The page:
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Reducing household electricity demand through smart metering: The role of improved information about energy saving


  • Carroll, James
  • Lyons, Seán
  • Denny, Eleanor


The international roll out of residential smart meters has increased considerably in recent years. The improved consumption feedback provided, and in particular, the installation of in-house displays, has been shown to significantly reduce residential electricity demand in some international trials. This paper attempts to uncover the underlying drivers of such information-led reductions by exploring two research questions. First, does feedback improve a household's stock of information about potential energy reducing behaviours? And second, do improvements in such information help explain the demand reductions associated with the introduction of smart metering and time-of-use tariffs? Data is from a randomised controlled smart metering trial (Ireland) which also collected extensive information on household attitudes towards energy conservation and self-reported stocks of information related to energy saving. As with previous results in Ireland, we find that participation in a smart metering programme with time-of-use tariffs significantly reduces demand. Although treated households also increased their self-reported energy-reducing information, such improvements are not correlated with demand reductions in the short-run. Given this result, it is possible that feedback and other information provided in the context of smart metering are mainly effective in reducing and shifting demand because they act as a reminder and motivator.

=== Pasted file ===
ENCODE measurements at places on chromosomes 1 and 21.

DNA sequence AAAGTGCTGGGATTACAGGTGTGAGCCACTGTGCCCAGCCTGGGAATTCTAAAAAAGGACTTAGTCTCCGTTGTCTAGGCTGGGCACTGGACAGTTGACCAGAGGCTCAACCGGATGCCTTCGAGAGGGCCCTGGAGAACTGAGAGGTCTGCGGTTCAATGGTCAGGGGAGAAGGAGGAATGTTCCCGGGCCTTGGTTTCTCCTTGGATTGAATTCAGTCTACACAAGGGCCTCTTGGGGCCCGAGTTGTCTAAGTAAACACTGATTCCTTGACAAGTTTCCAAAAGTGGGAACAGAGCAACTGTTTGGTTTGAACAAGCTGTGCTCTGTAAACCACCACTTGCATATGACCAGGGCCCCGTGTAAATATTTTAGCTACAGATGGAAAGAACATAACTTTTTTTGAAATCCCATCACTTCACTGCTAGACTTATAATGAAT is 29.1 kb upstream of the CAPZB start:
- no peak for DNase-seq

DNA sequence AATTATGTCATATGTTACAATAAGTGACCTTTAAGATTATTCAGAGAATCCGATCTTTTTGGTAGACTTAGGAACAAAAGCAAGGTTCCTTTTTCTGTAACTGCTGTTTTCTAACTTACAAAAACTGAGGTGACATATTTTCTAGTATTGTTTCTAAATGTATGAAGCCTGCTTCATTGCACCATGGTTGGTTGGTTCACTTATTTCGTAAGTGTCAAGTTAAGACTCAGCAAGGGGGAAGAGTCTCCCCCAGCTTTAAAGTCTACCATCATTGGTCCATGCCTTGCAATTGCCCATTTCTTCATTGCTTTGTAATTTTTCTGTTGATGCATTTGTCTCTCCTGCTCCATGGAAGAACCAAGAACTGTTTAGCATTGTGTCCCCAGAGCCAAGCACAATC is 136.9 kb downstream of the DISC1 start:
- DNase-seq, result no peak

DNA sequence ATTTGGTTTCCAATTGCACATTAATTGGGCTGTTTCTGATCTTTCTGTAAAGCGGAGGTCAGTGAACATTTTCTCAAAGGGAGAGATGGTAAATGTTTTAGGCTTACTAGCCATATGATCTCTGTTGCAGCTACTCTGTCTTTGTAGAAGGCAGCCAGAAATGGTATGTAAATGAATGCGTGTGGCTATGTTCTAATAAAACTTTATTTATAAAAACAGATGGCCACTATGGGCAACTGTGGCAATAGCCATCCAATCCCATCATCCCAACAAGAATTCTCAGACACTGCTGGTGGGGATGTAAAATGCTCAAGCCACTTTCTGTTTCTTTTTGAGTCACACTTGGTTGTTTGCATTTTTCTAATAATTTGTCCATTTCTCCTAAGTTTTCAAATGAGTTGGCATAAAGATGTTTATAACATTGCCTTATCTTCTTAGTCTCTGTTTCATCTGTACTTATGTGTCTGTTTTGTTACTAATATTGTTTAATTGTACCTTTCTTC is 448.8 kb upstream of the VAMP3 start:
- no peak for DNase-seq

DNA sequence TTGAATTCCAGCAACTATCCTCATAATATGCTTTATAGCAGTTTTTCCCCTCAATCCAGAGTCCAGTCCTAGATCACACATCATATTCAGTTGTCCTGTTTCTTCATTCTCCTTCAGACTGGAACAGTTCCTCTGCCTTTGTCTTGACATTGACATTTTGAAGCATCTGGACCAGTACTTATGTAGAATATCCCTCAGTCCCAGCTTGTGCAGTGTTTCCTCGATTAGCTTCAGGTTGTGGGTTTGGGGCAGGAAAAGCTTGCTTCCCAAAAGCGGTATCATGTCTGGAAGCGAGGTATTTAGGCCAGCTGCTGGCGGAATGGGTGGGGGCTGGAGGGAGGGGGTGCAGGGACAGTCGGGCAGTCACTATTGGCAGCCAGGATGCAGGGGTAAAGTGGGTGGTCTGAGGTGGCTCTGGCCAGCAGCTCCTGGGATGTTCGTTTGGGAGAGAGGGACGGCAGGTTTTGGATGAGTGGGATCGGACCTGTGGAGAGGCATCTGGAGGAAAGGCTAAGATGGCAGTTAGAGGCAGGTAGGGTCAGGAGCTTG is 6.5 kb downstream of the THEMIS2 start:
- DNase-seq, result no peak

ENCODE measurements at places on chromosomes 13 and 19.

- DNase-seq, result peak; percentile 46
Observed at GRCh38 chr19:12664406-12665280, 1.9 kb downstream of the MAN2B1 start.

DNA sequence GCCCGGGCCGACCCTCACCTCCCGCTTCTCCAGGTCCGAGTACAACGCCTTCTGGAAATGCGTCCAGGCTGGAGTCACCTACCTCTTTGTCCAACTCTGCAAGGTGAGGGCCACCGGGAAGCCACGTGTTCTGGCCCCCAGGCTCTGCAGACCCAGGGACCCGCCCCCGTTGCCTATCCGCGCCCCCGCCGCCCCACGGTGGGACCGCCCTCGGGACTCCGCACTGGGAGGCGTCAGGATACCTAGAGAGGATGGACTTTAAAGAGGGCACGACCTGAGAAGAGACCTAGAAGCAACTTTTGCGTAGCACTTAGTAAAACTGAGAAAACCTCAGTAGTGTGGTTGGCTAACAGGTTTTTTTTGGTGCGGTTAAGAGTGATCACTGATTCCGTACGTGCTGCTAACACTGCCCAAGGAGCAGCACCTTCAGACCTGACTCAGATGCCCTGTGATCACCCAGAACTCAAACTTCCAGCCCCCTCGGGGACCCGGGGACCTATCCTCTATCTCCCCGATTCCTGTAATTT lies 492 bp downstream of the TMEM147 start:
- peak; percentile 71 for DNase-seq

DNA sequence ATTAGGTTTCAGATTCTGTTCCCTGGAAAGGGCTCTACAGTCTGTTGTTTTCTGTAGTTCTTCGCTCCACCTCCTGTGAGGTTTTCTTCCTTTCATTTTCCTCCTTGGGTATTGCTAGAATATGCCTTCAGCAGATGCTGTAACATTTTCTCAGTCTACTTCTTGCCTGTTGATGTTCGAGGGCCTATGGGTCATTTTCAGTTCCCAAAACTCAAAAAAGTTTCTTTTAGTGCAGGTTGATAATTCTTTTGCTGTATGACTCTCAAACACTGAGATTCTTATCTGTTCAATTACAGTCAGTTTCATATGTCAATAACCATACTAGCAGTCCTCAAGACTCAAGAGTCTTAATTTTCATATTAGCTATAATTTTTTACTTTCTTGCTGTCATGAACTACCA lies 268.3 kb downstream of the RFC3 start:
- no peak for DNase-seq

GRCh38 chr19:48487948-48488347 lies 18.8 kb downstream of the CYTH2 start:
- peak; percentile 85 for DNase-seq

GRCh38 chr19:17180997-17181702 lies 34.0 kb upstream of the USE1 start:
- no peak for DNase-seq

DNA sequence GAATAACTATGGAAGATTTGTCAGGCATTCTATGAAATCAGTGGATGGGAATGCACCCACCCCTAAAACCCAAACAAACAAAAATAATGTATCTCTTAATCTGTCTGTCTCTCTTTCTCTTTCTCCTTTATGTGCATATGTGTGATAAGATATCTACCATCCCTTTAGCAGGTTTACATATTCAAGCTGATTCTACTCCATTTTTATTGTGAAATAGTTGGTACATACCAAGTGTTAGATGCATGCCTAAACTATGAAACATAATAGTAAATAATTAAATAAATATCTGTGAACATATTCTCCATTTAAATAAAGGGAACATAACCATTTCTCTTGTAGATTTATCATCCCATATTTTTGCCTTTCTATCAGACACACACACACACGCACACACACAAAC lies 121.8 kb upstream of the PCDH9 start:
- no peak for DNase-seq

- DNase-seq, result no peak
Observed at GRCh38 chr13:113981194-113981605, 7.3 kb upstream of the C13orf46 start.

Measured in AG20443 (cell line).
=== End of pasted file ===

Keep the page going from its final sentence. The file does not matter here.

Suggested Citation

  • Carroll, James & Lyons, Seán & Denny, Eleanor, 2014. "Reducing household electricity demand through smart metering: The role of improved information about energy saving," Energy Economics, Elsevier, vol. 45(C), pages 234-243.
  • Handle: RePEc:eee:eneeco:v:45:y:2014:i:c:p:234-243
    DOI: 10.1016/j.eneco.2014.07.007

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    References listed on IDEAS

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    More about this item


    Residential electricity demand; Smart meters; Consumption feedback; Household knowledge; Conservation motivations;
    All these keywords.

    JEL classification:

    • D04 - Microeconomics - - General - - - Microeconomic Policy: Formulation; Implementation; Evaluation
    • D10 - Microeconomics - - Household Behavior - - - General
    • D12 - Microeconomics - - Household Behavior - - - Consumer Economics: Empirical Analysis
    • Q41 - Agricultural and Natural Resource Economics; Environmental and Ecological Economics - - Energy - - - Demand and Supply; Prices
    • Q48 - Agricultural and Natural Resource Economics; Environmental and Ecological Economics - - Energy - - - Government Policy
    • Q49 - Agricultural and Natural Resource Economics; Environmental and Ecological Economics - - Energy - - - Other


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